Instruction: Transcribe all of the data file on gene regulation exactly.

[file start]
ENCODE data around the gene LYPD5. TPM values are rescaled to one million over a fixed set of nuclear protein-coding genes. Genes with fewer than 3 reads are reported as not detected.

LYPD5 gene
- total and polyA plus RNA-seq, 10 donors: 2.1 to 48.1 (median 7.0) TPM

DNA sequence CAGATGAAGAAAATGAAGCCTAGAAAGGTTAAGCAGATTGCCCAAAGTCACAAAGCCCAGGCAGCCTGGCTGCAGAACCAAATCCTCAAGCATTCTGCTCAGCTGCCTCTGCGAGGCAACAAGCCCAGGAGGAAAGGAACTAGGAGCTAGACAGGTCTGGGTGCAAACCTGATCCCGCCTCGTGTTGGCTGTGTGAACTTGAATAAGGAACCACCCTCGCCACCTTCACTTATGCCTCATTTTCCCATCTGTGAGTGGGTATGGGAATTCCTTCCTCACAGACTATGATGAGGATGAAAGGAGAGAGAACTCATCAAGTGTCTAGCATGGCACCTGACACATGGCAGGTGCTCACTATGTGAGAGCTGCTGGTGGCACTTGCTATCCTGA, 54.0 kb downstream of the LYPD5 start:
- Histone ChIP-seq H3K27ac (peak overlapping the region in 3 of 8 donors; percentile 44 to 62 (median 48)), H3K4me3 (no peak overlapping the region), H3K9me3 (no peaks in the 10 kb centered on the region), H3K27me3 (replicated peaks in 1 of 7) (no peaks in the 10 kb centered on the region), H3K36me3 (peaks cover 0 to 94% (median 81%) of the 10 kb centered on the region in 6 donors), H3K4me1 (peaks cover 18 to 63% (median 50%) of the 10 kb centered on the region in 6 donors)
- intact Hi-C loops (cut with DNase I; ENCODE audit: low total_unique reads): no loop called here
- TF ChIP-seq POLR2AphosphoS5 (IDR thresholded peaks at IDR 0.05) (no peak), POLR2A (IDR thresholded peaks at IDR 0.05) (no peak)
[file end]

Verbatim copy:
ENCODE data around the gene LYPD5. TPM values are rescaled to one million over a fixed set of nuclear protein-coding genes. Genes with fewer than 3 reads are reported as not detected.

LYPD5 gene
- total and polyA plus RNA-seq, 10 donors: 2.1 to 48.1 (median 7.0) TPM

DNA sequence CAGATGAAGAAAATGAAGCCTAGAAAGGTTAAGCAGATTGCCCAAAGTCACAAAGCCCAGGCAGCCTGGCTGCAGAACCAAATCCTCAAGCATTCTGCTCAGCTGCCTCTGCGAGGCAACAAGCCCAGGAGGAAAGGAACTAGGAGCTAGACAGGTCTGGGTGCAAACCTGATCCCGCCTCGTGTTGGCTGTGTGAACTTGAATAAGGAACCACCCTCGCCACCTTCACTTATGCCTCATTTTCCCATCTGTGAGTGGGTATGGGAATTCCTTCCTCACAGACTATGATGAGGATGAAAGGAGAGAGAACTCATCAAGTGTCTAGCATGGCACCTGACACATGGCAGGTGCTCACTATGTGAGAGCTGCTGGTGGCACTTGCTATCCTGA, 54.0 kb downstream of the LYPD5 start:
- Histone ChIP-seq H3K27ac (peak overlapping the region in 3 of 8 donors; percentile 44 to 62 (median 48)), H3K4me3 (no peak overlapping the region), H3K9me3 (no peaks in the 10 kb centered on the region), H3K27me3 (replicated peaks in 1 of 7) (no peaks in the 10 kb centered on the region), H3K36me3 (peaks cover 0 to 94% (median 81%) of the 10 kb centered on the region in 6 donors), H3K4me1 (peaks cover 18 to 63% (median 50%) of the 10 kb centered on the region in 6 donors)
- intact Hi-C loops (cut with DNase I; ENCODE audit: low total_unique reads): no loop called here
- TF ChIP-seq POLR2AphosphoS5 (IDR thresholded peaks at IDR 0.05) (no peak), POLR2A (IDR thresholded peaks at IDR 0.05) (no peak)